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Nurturing resilience in children during hardship

By Pheona Nakishero

“Character cannot be developed in ease and quiet. Only through experience of trial and suffering can the soul be strengthened, ambition inspired, and success achieved.” – Hellen Keller

This model of upbringing is used by many middle-class parents in Uganda to justify keeping their children in boarding schools for nine months of the academic year. In boarding schools, the diet is mostly limited to posho (made from maize flour) and beans, the likelihood of bullying is high, and children may often have to walk for long distances to fetch water—relatively difficult circumstances that many children with middle-class parents would not encounter at home.

Due to the ongoing COVID-19 pandemic, schools have been closed for over four months—children in both rural and urban areas are facing a different kind of hardship. Lockdowns and restrictions have increased unemployment rates, which in turn has increased the likelihood of families on either side of the class divide slipping into the poverty bracket. Also, there are increased cases of domestic violence and teenage pregnancies.

A review of children and youth services published in Texas, United States shows that at least half of children who go through hardships like; poverty, violence, substance abuse, family conflict, personal or family illnesses are still able to defeat the odds and become successful. However, the other half suffers from long-term negative mental, physical and economic effects. In Uganda, the relationship between violence and children’s ability to adapt has been studied to support positive youth development.

We expect that COVID-19 and its subsequent restrictions on education and the economy will not last forever, but we wonder if families and school-going children will come out of it stronger or if they will drown in the pandemic and its effects? We would like to explore the idea of stifling what makes some children cave and lose their path to success while nurturing what it takes to grow and thrive after experiencing adversity.

The distinction of the children who grow up to thrive despite hardships has been linked to resilience; a character trait that can be nurtured. Here are five strategies that parents or guardians can apply at home to help their children build resilience to overcome their current and future challenges.

  1. Help the child understand their unique God given identity. Help them shift attention to their talents and capabilities. In a safe environment, allow them to form and openly communicate their likes, dislikes, and opinions about the hardship they are currently facing. Tell them they can still create their path with the choices they make.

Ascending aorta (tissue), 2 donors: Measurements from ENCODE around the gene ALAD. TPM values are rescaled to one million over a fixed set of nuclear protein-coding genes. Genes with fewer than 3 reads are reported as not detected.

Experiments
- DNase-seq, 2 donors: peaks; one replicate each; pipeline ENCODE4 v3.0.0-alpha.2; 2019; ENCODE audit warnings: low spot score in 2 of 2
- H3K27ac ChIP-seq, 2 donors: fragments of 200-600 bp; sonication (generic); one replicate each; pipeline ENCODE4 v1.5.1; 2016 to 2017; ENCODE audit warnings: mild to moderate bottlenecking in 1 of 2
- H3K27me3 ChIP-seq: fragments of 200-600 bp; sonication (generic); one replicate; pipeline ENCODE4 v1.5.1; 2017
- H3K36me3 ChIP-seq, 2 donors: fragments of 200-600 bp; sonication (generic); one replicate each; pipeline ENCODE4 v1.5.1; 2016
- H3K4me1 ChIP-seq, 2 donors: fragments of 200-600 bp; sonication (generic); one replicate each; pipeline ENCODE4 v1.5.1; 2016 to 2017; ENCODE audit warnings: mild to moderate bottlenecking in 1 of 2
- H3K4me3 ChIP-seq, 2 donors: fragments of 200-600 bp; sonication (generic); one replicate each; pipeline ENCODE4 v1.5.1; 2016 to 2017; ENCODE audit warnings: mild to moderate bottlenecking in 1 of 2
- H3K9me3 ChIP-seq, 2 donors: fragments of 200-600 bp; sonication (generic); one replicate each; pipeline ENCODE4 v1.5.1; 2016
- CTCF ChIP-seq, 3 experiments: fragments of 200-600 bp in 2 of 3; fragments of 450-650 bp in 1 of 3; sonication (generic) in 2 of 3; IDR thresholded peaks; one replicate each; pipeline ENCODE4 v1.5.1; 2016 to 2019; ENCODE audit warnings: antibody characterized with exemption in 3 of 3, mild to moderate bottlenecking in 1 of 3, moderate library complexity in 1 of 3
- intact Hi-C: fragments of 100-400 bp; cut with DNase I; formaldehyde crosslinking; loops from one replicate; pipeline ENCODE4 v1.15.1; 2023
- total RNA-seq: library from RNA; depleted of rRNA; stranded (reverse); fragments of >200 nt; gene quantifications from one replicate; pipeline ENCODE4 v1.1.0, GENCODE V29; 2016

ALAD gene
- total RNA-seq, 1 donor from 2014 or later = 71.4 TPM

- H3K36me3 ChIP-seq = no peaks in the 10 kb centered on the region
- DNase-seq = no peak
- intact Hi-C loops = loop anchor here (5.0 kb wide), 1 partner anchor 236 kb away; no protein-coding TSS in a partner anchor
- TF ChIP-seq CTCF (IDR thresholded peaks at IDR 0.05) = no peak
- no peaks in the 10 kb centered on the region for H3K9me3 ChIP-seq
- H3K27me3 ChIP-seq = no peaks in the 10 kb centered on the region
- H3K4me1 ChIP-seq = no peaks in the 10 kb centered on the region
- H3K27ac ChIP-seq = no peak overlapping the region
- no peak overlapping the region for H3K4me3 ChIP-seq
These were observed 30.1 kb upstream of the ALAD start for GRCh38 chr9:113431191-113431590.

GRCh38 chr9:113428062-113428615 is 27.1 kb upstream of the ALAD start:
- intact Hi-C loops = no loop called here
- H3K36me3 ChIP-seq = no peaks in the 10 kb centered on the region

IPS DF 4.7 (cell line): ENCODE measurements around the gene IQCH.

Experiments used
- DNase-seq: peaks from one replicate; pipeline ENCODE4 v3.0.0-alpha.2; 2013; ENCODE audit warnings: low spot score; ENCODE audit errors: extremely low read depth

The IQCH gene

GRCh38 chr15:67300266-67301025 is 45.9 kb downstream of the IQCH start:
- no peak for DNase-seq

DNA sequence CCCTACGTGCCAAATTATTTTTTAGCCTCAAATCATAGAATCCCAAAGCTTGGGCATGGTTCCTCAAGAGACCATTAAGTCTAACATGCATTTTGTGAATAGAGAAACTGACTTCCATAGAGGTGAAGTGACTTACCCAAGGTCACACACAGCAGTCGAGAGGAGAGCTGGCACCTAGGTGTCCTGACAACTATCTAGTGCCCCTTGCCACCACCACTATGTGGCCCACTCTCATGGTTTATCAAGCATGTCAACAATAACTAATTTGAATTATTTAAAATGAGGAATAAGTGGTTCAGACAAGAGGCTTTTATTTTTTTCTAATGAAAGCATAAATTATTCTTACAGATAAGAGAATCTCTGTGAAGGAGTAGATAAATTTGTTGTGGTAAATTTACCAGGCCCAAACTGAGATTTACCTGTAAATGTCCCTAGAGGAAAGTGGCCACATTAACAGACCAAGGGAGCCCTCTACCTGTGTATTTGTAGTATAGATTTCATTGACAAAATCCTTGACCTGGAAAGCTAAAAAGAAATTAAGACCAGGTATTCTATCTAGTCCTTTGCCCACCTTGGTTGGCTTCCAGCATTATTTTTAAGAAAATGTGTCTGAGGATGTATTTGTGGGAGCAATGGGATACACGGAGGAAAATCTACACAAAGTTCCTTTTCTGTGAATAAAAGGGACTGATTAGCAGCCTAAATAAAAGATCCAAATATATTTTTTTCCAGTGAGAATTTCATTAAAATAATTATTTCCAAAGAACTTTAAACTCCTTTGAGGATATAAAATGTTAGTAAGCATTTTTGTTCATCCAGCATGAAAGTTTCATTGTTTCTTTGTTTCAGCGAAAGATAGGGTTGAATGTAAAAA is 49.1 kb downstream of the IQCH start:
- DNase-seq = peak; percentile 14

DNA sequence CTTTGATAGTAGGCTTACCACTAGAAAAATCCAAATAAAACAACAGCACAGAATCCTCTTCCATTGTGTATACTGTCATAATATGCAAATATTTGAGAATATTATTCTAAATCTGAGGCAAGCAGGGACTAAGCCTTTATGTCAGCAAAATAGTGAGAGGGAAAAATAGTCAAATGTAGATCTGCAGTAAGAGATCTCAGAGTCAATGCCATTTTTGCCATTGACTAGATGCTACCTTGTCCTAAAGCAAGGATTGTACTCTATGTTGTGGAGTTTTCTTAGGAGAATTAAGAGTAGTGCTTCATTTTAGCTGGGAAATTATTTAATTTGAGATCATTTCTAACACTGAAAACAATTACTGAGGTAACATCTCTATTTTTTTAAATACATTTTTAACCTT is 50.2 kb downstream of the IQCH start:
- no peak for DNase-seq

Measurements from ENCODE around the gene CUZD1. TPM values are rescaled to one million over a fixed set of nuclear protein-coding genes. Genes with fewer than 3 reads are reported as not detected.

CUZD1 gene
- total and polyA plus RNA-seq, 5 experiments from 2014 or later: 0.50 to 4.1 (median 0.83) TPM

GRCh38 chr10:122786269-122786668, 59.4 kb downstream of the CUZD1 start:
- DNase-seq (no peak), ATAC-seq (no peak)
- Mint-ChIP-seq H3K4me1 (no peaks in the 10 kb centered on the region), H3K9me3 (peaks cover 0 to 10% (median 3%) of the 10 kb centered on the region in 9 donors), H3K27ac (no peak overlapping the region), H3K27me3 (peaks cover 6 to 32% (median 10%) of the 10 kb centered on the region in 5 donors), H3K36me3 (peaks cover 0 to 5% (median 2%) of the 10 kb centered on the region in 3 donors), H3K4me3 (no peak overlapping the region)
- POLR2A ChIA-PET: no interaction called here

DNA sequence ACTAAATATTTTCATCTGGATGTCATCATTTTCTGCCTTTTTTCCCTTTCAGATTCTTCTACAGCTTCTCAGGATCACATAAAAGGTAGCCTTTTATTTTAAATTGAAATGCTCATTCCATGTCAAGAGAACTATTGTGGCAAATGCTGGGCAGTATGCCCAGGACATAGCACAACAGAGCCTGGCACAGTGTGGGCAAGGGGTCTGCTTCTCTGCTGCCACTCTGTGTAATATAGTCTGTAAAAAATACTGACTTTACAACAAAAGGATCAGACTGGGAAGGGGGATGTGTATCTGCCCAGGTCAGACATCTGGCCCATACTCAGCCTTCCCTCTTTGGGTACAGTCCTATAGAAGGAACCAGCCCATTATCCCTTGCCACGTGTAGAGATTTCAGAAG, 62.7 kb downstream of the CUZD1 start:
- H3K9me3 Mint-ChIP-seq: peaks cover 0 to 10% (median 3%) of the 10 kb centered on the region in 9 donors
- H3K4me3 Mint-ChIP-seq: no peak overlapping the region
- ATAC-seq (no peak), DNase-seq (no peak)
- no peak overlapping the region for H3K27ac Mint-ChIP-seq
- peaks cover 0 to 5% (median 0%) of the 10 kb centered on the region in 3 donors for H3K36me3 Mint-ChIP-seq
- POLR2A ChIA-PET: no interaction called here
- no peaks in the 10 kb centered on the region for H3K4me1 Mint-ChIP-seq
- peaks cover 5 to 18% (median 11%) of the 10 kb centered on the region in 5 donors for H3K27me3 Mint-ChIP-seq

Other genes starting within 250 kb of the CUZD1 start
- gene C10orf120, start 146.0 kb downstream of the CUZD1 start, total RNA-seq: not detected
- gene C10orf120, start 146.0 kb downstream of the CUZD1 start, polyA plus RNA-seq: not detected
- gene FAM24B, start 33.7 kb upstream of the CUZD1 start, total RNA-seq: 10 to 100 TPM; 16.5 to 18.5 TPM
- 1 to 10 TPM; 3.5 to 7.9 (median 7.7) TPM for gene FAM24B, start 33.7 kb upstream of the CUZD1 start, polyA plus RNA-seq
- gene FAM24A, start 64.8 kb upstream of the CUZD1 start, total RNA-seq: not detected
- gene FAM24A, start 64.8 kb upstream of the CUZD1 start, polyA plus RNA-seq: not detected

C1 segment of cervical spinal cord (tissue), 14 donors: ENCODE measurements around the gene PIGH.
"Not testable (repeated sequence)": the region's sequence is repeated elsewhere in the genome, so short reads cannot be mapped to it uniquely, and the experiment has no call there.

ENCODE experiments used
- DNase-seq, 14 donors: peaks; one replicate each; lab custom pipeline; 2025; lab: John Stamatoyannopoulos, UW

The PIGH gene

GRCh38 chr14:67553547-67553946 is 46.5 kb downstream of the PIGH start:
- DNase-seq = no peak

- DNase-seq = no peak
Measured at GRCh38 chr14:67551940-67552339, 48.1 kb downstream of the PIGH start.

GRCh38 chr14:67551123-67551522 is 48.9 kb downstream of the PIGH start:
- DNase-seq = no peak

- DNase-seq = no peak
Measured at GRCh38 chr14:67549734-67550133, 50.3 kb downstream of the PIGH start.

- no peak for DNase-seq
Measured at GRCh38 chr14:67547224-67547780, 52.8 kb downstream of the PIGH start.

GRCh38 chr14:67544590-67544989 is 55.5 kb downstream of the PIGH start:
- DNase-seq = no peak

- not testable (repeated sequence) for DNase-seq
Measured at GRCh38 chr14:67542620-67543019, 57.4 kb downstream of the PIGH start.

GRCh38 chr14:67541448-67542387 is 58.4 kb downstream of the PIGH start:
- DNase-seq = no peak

2. Surround them with positive role models and stories of others who have been through similar deterrence and have overcome. Be a role model yourself. Storybooks and movies are also good for this. There is something about hearing other people’s success stories that move people to work towards their success. 
  3. Together with the children, create and write down a vision of a better life, or life after the obstacle. Define goals and a purpose with the child. Help them discover something to work towards. It could be a small milestone, winning a recognized award, achieving a dream career as a footballer or doctor, or helping others overcome a similar challenge. Resilience is a game of hope. We can get through difficulties today because of what tomorrow could be.
  4. When you are in a position of trust with the child, positively communicate your high expectations of the child frequently and without any hint of disdain. If you consistently show them that you believe they can overcome and excel, they will work hard not to disappoint you.  
  5. In an unstable home environment, create one simple routine activity. For example, a reliable parent or guardian coming home before bedtime every day to have dinner and read them a story before bed can give children a sense of stability. One fun-filled activity a week or month, when done consistently can form a culture and give them something to look forward to. 

There isn’t any one size fits all glass slipper for overcoming adversity. Research has shown that some people show resilience in some situations and not in others. Either way, it is worth the effort to encourage children and train them to survive and thrive despite hardship.